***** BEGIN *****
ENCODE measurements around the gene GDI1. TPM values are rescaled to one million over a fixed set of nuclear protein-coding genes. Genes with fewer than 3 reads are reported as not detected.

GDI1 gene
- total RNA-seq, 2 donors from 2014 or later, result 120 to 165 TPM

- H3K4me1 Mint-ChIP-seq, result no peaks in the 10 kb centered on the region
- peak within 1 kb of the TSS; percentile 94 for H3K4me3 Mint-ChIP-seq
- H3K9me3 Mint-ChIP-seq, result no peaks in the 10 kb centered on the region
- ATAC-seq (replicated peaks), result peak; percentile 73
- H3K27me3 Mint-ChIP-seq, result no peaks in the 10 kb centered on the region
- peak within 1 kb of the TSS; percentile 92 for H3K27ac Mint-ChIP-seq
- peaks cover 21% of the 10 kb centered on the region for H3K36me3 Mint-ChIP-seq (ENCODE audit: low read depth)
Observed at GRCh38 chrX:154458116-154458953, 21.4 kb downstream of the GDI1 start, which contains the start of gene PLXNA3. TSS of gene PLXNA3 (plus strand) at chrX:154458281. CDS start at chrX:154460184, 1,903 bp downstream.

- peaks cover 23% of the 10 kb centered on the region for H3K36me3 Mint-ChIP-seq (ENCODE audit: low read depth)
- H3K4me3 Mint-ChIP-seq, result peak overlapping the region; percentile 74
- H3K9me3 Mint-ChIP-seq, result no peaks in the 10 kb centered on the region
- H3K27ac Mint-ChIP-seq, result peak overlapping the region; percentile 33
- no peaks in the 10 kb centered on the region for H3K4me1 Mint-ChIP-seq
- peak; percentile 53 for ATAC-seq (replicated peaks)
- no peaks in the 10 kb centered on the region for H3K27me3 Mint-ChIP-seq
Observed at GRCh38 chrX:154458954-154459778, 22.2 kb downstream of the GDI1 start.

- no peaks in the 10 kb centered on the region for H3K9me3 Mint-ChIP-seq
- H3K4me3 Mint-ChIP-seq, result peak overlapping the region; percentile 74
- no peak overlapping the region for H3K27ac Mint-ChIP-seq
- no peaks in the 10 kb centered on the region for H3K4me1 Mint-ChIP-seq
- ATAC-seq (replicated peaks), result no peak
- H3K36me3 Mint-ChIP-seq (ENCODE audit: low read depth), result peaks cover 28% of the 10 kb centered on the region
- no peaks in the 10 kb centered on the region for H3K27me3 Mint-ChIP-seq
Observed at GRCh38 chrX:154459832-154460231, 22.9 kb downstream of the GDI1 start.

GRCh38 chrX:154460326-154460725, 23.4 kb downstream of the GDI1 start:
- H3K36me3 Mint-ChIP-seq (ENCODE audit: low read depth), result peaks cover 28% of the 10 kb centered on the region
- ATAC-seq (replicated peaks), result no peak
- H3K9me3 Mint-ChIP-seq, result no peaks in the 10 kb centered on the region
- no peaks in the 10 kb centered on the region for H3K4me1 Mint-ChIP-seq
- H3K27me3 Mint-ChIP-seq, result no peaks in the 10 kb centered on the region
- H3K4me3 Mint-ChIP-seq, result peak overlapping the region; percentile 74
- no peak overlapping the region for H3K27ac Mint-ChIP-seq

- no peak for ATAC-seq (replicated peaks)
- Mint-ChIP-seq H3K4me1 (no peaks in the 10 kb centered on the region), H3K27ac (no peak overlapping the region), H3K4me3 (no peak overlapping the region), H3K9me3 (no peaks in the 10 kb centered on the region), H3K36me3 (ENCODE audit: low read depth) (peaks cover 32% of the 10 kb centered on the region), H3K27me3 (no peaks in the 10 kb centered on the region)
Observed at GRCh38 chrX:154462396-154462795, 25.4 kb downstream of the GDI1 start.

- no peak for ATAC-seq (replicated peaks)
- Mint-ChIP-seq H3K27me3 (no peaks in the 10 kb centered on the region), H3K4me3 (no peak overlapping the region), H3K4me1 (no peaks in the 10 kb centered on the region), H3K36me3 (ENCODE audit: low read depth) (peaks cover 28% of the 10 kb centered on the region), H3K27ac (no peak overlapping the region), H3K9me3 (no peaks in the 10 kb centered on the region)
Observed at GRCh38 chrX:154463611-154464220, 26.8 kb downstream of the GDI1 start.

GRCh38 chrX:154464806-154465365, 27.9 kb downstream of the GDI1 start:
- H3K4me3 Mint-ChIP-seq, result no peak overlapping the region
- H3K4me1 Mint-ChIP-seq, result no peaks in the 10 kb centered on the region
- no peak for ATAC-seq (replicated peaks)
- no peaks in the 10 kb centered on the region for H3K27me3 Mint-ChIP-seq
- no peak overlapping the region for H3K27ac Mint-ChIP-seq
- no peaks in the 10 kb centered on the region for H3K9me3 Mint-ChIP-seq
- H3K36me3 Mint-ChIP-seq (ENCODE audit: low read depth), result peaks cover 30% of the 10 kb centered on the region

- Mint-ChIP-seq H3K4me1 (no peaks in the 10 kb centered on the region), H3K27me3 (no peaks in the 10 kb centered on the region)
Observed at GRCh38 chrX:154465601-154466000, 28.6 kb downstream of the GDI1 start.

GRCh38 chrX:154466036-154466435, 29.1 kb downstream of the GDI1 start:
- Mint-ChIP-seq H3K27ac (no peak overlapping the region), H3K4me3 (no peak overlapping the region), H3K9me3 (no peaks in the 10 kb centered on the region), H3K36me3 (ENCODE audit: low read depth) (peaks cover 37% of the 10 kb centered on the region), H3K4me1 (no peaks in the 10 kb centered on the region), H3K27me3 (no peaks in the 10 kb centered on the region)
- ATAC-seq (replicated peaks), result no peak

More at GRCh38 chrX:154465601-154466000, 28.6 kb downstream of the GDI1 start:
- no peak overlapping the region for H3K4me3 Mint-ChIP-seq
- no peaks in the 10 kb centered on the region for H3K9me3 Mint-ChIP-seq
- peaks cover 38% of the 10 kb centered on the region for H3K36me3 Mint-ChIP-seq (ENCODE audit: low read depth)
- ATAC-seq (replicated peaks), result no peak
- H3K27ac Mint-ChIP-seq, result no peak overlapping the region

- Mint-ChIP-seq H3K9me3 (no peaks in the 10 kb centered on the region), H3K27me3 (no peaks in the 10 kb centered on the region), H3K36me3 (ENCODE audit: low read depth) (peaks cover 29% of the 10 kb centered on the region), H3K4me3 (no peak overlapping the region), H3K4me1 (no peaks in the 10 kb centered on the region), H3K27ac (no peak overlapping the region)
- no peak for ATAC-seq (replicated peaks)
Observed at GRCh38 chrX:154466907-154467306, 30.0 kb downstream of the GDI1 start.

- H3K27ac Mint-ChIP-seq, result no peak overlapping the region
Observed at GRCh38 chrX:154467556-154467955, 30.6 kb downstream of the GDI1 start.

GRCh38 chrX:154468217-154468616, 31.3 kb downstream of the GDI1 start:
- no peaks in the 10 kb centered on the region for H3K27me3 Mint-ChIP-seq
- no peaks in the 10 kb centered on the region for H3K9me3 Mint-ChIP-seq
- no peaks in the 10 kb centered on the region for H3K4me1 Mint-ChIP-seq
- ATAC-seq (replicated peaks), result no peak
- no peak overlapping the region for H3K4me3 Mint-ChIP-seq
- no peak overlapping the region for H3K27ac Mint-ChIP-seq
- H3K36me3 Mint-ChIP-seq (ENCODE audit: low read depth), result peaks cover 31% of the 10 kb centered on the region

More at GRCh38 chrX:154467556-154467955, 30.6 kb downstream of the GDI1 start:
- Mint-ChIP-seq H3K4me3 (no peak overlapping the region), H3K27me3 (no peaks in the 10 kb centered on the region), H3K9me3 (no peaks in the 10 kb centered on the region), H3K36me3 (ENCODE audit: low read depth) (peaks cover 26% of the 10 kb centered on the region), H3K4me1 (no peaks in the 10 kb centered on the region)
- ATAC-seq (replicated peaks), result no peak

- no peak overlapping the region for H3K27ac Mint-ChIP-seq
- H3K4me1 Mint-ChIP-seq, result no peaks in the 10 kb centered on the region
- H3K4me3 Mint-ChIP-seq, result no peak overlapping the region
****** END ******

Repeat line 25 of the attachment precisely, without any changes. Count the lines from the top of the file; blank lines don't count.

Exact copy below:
- H3K36me3 Mint-ChIP-seq (ENCODE audit: low read depth), result peaks cover 28% of the 10 kb centered on the region